Reporting their findings in the journal Disease and Cell Death, the researchers disclose blocking the gene – called TNFR5 – prevented a discovery that may result in new treatments for type 2 diabetes, the destruction procedure.
In accordance with the American Diabetes Association, around 29.1 million Americans are living with diabetes.
Nearly all these cases are type 2 diabetes, where the beta cells in the pancreas don't produce enough insulin or the body is not able the use the insulin which is generated.
While medicines and routine blood glucose testing can help people who have type 2 diabetes manage their blood sugar levels, there exists a demand for more powerful treatments.
TNFR5 gene ruins beta cells in response to high amounts of sugar, fat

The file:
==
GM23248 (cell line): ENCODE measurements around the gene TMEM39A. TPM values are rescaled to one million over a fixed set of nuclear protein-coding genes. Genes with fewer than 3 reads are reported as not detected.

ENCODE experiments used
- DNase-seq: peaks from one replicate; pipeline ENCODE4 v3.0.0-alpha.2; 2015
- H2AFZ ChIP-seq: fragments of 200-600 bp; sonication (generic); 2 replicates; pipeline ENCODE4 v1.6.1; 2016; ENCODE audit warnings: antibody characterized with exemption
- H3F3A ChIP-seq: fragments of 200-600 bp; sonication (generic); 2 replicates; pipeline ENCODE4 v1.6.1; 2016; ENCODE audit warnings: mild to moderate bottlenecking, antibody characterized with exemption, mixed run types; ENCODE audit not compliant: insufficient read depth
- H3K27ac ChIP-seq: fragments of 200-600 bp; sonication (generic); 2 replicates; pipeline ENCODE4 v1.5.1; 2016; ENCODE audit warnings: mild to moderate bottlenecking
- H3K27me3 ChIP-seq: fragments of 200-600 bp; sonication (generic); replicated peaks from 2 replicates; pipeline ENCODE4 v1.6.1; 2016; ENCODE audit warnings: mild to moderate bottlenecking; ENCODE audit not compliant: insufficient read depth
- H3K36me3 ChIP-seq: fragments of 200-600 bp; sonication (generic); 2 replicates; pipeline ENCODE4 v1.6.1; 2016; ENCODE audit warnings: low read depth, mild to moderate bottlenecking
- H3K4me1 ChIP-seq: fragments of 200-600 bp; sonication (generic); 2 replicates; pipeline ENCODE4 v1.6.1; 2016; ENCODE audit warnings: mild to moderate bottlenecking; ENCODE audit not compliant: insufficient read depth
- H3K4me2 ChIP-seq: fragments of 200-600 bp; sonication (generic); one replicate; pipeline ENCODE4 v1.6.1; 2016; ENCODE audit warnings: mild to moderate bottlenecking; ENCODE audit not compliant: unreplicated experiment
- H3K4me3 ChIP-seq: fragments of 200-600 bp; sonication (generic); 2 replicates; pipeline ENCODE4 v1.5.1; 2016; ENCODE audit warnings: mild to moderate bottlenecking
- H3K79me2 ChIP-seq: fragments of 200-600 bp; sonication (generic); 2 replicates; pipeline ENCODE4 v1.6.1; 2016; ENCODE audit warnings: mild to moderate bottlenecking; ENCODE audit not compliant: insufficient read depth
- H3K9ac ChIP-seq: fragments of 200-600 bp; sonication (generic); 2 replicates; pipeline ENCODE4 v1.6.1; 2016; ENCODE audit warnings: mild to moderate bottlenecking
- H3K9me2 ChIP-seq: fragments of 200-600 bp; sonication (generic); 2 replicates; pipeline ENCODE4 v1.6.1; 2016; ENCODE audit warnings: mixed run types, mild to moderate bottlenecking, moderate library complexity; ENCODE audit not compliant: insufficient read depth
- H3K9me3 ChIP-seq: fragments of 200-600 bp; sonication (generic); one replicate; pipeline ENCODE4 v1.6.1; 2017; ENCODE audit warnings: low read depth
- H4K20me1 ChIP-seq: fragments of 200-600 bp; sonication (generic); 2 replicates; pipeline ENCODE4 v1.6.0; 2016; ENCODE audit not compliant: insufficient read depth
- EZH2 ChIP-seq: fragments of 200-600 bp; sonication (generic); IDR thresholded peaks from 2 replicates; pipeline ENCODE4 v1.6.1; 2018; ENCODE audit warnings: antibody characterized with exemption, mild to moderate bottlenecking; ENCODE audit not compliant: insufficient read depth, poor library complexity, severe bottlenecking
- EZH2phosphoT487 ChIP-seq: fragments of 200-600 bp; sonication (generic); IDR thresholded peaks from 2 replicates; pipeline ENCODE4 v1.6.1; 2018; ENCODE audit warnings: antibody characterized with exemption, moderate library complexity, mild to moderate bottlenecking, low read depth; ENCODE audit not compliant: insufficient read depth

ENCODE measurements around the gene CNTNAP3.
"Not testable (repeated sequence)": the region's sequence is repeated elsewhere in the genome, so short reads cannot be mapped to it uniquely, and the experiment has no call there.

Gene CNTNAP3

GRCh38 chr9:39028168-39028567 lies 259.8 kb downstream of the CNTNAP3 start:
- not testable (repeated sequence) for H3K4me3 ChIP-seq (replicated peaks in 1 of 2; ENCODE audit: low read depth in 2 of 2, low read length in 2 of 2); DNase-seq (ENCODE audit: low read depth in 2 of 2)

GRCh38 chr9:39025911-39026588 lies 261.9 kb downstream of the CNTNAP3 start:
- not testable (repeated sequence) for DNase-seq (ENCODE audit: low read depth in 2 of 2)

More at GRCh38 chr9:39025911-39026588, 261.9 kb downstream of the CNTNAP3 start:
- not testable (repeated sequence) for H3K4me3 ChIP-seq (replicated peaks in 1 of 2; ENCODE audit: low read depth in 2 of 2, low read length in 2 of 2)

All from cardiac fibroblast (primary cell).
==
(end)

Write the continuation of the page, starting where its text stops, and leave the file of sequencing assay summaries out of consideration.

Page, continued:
The team says it's well established that long term exposure into a high fat and high-sugar diet can exacerbate destruction of beta cells among individuals with type 2 diabetes, but the mechanisms behind this procedure have not been clear.
For their study, Dr. Turner and co-workers set out to discover whether there's a genetic explanation at diabetes forums.
The researchers found the gene TNFR5 had the greatest sensitivity to glucose and fatty acids, and overexpression of the gene in response to high amounts of sugar and fat .
The authors say these findings indicate that individuals with type 2 diabetes – who've not been diagnosed or especially those who have poor blood glucose direction – are more likely to exhibit the gene that is TNFR5, and, consequently, beta cell damage is exacerbated.
But there's some great news; in lab evaluations, the team found that their destruction was prevented by blocking TNFR5 in beta cells.
This implies that inhibiting action that is TNFR5 could be a promising treatment strategy for type 2 diabetes.
"We believe we've discovered among the crucial early events that results in the decline of insulin-producing pancreatic beta cells due to high amounts of sugar and fat. You may find the research article at diabetes forum